RoboCop also has some of the darkest, most merciless satire I’ve ever seen in a movie.

I touched on this earlier– when the film casually incinerates Reagan and Nixon and then never mentions it again –but this is a film with a dark, dark sense of humor and a deep disrespect for authority. Whereas a lot of the great action films of the ’80s have cool, terse villains with great haircuts (like Die Hard’s Hans Gruber or Lethal Weapon’s Mister Joshua), Verhoven’s villains are the sleaziest, most unlikable parts of the ’80s. The absolute scum of the Reagan era: an Eichmann-lookalike drug dealer and sleazy businessmen most reminiscent of Futurama’s Eighties Guy. Utter sociopaths, self-absorbed and childish and with no respect for Murphy’s dignity and soul.

“Murphy, we’re Eighties men. That means for three bucks we cut out your soul and turn you into a steel monster.”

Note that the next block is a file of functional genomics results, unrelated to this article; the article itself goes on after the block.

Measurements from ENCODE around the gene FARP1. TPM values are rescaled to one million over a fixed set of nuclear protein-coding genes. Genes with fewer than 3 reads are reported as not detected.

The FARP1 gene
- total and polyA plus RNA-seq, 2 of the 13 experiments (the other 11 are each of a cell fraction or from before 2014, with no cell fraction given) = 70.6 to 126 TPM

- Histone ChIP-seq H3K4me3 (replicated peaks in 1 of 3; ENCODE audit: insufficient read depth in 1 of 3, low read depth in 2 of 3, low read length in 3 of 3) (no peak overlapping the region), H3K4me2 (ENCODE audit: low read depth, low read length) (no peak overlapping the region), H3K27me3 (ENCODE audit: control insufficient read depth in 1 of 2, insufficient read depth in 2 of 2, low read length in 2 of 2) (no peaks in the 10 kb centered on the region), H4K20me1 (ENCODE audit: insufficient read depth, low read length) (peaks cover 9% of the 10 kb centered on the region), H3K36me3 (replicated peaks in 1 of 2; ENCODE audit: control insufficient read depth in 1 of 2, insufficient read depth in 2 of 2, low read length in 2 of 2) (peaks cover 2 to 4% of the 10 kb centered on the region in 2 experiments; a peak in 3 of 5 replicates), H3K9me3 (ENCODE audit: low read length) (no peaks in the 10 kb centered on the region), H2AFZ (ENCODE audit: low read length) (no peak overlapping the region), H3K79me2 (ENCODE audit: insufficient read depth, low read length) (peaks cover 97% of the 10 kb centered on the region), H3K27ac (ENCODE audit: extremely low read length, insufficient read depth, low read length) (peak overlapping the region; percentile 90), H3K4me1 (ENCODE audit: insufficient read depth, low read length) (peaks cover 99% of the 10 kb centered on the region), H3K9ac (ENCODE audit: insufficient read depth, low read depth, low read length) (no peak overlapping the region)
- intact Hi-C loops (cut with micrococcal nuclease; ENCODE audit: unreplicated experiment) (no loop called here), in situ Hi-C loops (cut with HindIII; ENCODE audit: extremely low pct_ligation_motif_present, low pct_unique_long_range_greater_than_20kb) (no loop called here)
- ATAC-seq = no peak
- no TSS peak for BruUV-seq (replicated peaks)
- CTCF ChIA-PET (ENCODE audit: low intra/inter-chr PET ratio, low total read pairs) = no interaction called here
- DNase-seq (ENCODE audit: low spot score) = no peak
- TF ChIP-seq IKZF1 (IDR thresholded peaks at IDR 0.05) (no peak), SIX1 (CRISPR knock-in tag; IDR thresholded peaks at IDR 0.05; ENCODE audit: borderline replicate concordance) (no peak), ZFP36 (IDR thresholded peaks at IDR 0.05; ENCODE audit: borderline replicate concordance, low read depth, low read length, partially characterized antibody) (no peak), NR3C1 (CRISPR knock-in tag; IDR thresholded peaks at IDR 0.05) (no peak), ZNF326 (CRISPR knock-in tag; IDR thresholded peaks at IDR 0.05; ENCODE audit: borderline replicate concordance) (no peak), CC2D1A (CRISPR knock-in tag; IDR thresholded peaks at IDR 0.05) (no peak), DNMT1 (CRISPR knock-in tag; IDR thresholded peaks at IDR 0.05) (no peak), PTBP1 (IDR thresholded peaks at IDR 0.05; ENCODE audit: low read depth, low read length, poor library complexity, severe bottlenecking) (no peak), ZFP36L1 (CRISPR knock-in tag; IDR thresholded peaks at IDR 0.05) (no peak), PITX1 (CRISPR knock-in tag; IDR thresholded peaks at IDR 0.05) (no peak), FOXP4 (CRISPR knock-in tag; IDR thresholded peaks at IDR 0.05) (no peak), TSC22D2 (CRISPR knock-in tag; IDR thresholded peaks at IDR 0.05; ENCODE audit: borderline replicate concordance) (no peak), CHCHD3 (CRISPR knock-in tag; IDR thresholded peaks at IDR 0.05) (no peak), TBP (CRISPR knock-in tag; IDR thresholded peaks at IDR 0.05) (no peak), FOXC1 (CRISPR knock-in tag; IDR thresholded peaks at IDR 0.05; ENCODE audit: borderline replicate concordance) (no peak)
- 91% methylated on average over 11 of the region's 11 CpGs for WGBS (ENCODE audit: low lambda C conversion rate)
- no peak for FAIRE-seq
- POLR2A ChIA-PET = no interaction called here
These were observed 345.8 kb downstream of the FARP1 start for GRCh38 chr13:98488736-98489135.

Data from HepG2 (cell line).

Throughout the whole film, we’re shown what a cultural wasteland the world has become. The only TV show we ever see is one composed entirely of obvious innuendos and inane catchphrases, and every character in the film watches it and quotes it. The hottest car in America proudly advertises its 8.2 mpg mileage, while RoboCop, a marvel of engineering, drives a Taurus. The film is intercut with ads for nuclear-annihilation family boardgames and news reports of total disasters are given less time than fluff pieces, making it clear that this is an America that has long since given up caring about the rest of the world.